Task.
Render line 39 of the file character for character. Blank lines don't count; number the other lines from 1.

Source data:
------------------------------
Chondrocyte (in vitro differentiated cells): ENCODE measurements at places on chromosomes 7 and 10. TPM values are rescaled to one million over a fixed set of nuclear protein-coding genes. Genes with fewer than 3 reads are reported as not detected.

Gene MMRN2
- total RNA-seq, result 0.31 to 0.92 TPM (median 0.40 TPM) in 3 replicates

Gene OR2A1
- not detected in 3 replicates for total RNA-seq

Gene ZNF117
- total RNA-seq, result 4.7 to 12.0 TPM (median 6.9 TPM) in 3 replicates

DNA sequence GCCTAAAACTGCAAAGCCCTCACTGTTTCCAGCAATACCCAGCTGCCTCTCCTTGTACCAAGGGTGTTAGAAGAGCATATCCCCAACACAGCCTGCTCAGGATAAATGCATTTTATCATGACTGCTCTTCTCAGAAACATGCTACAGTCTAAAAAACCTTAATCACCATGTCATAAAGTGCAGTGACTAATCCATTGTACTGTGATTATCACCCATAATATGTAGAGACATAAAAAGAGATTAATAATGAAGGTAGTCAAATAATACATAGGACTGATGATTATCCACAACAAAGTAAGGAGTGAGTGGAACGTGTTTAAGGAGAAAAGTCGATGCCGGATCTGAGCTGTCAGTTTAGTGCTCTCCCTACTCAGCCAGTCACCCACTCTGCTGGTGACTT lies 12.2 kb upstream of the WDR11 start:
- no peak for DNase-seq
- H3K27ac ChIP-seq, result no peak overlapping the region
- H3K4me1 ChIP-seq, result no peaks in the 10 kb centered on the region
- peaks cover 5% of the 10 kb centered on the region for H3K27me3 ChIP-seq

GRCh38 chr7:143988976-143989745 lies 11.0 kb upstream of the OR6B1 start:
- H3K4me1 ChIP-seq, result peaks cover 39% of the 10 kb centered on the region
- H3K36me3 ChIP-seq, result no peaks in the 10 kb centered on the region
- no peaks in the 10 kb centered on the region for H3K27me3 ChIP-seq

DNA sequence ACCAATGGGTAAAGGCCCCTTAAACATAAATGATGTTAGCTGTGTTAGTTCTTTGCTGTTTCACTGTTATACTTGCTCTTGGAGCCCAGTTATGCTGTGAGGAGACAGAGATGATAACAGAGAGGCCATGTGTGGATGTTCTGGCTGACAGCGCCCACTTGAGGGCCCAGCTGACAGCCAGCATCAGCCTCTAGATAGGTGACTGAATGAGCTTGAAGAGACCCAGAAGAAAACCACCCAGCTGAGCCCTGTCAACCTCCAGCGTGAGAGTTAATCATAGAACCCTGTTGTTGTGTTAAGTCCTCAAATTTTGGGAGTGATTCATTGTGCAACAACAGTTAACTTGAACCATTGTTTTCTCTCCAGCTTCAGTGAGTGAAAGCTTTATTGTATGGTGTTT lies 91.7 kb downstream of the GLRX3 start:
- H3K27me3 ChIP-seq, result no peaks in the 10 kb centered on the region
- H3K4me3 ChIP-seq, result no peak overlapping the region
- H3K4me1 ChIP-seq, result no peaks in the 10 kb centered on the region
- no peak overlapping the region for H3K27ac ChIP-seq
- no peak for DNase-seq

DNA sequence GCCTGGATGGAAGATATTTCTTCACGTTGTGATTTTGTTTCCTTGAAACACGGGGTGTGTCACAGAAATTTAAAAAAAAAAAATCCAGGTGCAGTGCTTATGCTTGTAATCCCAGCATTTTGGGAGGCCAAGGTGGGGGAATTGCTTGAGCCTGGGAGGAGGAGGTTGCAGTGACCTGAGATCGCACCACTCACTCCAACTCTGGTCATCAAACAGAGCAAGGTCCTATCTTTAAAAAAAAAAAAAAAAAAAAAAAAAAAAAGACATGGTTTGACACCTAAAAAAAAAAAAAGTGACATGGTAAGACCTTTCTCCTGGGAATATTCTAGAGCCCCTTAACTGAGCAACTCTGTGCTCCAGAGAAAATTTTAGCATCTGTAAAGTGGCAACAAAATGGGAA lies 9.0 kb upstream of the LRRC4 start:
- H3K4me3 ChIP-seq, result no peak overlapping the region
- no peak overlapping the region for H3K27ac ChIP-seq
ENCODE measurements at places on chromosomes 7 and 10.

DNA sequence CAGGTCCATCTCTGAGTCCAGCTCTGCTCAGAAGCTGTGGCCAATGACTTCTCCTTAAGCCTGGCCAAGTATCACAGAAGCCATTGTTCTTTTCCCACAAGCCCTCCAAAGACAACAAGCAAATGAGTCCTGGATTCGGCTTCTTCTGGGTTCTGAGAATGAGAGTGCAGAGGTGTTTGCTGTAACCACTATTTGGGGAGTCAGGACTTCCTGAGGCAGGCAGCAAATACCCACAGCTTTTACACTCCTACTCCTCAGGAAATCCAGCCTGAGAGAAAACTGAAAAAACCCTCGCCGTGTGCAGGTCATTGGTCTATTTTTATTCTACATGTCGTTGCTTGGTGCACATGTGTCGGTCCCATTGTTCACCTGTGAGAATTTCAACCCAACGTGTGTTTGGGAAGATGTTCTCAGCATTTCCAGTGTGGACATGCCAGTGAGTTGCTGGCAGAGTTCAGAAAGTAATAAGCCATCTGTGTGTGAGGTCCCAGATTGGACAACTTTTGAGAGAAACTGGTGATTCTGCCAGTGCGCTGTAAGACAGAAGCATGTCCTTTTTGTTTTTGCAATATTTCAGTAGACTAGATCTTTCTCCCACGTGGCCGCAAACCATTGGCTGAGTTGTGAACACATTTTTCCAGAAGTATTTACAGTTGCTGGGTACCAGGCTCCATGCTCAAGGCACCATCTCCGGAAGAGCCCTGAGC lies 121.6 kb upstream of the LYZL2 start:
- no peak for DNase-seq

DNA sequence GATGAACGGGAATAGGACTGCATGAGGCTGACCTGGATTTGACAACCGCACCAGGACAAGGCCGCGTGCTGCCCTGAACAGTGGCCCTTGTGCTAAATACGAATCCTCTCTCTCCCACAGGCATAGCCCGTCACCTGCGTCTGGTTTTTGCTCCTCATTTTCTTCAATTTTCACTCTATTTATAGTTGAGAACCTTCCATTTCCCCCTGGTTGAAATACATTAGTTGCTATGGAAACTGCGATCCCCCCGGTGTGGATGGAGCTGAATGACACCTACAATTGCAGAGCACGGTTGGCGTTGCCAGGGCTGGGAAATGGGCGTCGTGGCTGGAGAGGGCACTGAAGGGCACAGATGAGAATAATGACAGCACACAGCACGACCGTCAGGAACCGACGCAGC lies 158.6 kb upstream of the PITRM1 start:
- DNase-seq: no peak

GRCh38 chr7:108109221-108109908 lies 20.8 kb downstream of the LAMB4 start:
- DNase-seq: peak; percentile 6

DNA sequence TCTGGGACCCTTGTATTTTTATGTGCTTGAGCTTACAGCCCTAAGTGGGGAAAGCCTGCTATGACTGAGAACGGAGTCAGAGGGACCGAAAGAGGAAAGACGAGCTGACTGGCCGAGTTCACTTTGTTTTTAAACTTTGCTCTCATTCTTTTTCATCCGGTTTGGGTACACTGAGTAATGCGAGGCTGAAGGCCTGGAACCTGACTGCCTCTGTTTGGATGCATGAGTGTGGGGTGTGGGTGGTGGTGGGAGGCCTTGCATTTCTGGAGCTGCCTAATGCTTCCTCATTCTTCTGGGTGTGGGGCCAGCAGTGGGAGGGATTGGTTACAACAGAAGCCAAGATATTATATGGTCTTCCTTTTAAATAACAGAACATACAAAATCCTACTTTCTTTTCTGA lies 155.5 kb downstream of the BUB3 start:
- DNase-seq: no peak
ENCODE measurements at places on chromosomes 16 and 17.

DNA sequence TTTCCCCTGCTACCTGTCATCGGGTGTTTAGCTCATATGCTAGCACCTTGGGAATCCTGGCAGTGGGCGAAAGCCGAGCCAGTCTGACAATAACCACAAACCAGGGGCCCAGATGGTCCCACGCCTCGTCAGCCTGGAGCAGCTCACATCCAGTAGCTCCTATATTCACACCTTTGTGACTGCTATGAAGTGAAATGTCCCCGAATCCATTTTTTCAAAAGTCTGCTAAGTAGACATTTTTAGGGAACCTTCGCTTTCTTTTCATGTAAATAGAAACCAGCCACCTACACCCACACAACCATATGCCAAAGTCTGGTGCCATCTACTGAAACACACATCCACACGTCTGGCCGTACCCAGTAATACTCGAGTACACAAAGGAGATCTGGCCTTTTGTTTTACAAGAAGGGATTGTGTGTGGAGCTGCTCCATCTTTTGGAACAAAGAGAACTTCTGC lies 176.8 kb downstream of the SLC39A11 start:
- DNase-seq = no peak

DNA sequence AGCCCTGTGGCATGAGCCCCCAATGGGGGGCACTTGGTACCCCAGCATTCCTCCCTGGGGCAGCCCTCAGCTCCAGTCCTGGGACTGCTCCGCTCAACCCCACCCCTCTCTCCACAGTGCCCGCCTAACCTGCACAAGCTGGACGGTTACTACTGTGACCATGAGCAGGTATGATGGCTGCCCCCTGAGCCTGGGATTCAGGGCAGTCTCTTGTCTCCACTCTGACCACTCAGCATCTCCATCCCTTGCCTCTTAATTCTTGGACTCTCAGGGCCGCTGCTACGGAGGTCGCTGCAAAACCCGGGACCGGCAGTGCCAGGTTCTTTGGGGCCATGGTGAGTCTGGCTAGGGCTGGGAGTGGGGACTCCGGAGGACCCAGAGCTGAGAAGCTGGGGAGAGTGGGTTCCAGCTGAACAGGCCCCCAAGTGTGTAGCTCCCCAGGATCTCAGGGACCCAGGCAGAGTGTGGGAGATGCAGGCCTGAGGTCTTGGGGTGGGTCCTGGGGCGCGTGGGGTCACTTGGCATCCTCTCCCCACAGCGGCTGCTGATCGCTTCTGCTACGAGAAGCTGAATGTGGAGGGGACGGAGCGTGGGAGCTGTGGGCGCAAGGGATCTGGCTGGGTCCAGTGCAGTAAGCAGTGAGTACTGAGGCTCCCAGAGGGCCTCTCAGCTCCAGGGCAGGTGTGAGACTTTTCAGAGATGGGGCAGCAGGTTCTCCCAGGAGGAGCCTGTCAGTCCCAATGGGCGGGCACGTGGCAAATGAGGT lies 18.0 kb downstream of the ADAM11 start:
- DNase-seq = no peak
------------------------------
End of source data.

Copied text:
- DNase-seq = no peak